As the Scottish Legal Complaints Commission goes live, the Society's continuing investigatory processes are changing in line with it

The system for handling complaints against solicitors has undergone a number of significant changes in recent years, though it is now only a matter of days until the most dramatic shift yet is upon us. The need to provide information and advice to solicitors and clients will never be greater when the Scottish Legal Complaints Commission opens its doors for business on 1 October.

Yet, while the Commission has a statutory duty to advise the public about the complaints process, there is no obligation to provide a corresponding service for solicitors. With that in mind, it is worth giving an overview of how the new system will work.

The Commission will act as a gateway for all complaints against lawyers, and by mediating, resolving or determining complaints about service and sifting out those that are frivolous, vexatious or without merit. Conduct matters will be passed on to the professional organisations, though the Commission will oversee the way conduct complaints are handled as well as taking over the Scottish Legal Services Ombudsman’s current overseeing powers. 

Society’s continuing role

However, the Commission will only consider complaints about service where the business was instructed after 1 October. The Society, therefore, will continue to deal with service complaints relating to business instructed before 1 October. A one-year time limit for making complaints will apply when the Commission is fully operational.

In addition to considering those service complaints, the Society will continue to handle professional misconduct matters, with prosecutions still going before the independent Scottish Solicitors’ Discipline Tribunal. However, a new category of complaint has also been created – unsatisfactory professional conduct – which is the responsibility of the Society to investigate and decide. Unsatisfactory professional conduct falls short of professional misconduct, but carries its own sanctions – a mandatory censure and potentially a fine of up to £2,000, compensation to the aggrieved complainer of up to £5,000 or an order to undergo training, or a combination of these.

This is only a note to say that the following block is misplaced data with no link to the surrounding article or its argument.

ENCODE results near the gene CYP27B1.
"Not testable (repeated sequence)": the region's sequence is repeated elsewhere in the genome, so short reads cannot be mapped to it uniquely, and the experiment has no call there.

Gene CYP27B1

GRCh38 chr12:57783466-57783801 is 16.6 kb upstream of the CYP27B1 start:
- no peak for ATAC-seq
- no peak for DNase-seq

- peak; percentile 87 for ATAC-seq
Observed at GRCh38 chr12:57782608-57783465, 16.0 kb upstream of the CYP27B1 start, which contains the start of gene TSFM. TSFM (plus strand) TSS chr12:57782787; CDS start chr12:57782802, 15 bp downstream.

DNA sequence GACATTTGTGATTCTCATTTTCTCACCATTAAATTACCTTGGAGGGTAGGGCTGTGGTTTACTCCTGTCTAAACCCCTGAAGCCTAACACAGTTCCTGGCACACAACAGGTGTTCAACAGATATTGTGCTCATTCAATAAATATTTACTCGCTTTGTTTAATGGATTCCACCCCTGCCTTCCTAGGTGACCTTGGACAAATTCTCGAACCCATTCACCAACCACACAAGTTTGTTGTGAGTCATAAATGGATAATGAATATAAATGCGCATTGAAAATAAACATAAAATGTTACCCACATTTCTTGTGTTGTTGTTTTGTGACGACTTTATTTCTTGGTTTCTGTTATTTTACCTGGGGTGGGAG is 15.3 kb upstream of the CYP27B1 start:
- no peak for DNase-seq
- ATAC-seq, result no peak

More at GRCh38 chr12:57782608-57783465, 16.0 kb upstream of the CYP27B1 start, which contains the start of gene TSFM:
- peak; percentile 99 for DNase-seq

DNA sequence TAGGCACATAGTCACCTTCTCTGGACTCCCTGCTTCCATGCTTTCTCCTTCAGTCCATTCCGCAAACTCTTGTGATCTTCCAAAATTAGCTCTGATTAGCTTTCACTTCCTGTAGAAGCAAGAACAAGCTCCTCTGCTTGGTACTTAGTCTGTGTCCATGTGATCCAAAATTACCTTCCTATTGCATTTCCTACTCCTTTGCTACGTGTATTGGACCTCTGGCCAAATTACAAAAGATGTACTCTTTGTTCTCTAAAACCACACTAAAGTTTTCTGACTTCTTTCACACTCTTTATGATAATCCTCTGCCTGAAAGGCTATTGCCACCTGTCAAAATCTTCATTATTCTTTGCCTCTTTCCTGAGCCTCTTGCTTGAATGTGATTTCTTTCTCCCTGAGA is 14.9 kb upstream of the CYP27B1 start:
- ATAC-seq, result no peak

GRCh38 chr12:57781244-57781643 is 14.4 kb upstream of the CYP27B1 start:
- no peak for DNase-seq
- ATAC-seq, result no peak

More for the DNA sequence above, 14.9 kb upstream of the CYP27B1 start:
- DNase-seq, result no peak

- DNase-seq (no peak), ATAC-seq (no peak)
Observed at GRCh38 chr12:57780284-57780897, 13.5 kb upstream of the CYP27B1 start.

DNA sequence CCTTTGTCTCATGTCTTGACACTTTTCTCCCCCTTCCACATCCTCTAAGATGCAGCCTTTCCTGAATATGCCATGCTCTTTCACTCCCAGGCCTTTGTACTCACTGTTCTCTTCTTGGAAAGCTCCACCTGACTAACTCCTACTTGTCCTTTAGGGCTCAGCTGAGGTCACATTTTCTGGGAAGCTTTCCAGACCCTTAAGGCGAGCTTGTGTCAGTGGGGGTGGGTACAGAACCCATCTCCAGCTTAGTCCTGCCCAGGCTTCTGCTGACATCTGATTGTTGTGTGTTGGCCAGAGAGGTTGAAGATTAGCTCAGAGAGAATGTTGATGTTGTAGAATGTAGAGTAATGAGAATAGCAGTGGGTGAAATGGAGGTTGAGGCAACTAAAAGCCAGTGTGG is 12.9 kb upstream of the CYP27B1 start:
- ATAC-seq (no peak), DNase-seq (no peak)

In-house system

Mary McGowan, the current Deputy Director of the Client Relations Office, explains some of the changes. “As the Society will continue to deal with service complaints where the business was instructed before 1 October, reporters will still have a role to play in handling those cases. We are incredibly grateful to the reporters for everything they’ve contributed, but felt it was time to bring in a different system in line with modern complaints-handling regimes. As a result, in-house complaints investigators will investigate and report on conduct complaints for business instructed after 1 October, making recommendations to the Professional Conduct Committee.

“Making findings of unsatisfactory professional conduct will be a particular challenge for the Society as we have no precedents or case law, so we will have to start from scratch and build up our jurisprudence. We will look at the particular circumstances of the case when judging unsatisfactory conduct. The decisions taken by the Professional Conduct Committee and on any appeals to the SSDT will help to mould the process.”

Not only has a streamlined system of professional complaints investigators been put in place to replace volunteer reporters, but a new team has also been created specifically to liaise with the Commission, offering information and advice to solicitors and the public. This team is being financed from the restructuring of the former Client Relations Office.

Mary McGowan will lead the unit as the Head of Regulation Liaison. She says: “The new regulation liaison team will provide a particularly valuable service for solicitors in the new regulatory landscape. It will give information and advice to the profession at every stage of the complaints process and about how the Commission works. We know it might be confusing when there are suddenly two organisations to deal with, but we are there to help. In fact, we will be able to do everything short of representing the solicitor – we cannot do that because of the possibility of a conduct complaint arising out of the service complaint.”

In liaising with the Commission, the new team will be responsible for dealing with any correspondence and issues that arise, for instance how to go about investigating a hybrid complaint with elements of both service and conduct.

Up to speed

Mary McGowan adds: “Solicitors and clients will have to get used to the new process – all complaints going initially to the Commission, the transfer of the Ombudsman’s powers to the new body, appeals heard before the Court of Session, and so on. But whatever the issue, we will do everything possible to help out. The Commission staff are gradually getting up to speed and we are working constructively with them. There has been some uncertainty during recent months and years but we know what we must do and are ready for the challenges that lie ahead.”

Craig Watson is a freelance writer specialising in legal affairsr

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